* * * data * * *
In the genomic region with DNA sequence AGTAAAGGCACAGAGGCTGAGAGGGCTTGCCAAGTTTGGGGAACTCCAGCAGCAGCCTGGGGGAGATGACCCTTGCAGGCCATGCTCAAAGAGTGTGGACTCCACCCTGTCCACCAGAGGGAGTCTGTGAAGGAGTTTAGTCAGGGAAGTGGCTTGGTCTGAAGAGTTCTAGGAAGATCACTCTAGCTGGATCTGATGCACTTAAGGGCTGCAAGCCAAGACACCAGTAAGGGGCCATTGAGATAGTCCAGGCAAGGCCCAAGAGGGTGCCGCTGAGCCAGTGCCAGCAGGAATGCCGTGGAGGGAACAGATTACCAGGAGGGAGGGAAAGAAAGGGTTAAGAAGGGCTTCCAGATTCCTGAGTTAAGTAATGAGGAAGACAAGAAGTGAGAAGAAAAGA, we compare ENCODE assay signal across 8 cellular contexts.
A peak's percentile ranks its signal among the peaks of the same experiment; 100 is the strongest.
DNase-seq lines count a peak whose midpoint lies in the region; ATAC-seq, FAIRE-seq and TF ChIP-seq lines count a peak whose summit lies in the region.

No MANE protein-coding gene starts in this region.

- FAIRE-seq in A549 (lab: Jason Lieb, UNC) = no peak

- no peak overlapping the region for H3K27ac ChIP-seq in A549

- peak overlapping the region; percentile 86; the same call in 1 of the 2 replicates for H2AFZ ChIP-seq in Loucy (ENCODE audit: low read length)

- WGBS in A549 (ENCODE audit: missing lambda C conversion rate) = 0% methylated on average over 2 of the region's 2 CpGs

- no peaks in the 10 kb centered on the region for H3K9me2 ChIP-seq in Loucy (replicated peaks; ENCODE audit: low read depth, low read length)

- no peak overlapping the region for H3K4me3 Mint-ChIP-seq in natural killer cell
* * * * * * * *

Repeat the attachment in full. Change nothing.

In the genomic region with DNA sequence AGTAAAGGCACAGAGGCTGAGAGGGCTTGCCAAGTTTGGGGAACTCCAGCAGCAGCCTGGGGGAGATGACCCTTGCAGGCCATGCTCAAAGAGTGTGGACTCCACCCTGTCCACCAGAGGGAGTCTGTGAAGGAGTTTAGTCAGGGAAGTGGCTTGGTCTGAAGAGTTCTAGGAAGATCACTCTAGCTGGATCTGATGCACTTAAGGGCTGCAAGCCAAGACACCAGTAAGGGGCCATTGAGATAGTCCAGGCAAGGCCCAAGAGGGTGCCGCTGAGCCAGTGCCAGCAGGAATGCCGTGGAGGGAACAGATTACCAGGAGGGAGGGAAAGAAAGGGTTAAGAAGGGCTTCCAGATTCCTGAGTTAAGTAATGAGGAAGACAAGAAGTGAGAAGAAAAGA, we compare ENCODE assay signal across 8 cellular contexts.
A peak's percentile ranks its signal among the peaks of the same experiment; 100 is the strongest.
DNase-seq lines count a peak whose midpoint lies in the region; ATAC-seq, FAIRE-seq and TF ChIP-seq lines count a peak whose summit lies in the region.

No MANE protein-coding gene starts in this region.

- FAIRE-seq in A549 (lab: Jason Lieb, UNC) = no peak

- no peak overlapping the region for H3K27ac ChIP-seq in A549

- peak overlapping the region; percentile 86; the same call in 1 of the 2 replicates for H2AFZ ChIP-seq in Loucy (ENCODE audit: low read length)

- WGBS in A549 (ENCODE audit: missing lambda C conversion rate) = 0% methylated on average over 2 of the region's 2 CpGs

- no peaks in the 10 kb centered on the region for H3K9me2 ChIP-seq in Loucy (replicated peaks; ENCODE audit: low read depth, low read length)

- no peak overlapping the region for H3K4me3 Mint-ChIP-seq in natural killer cell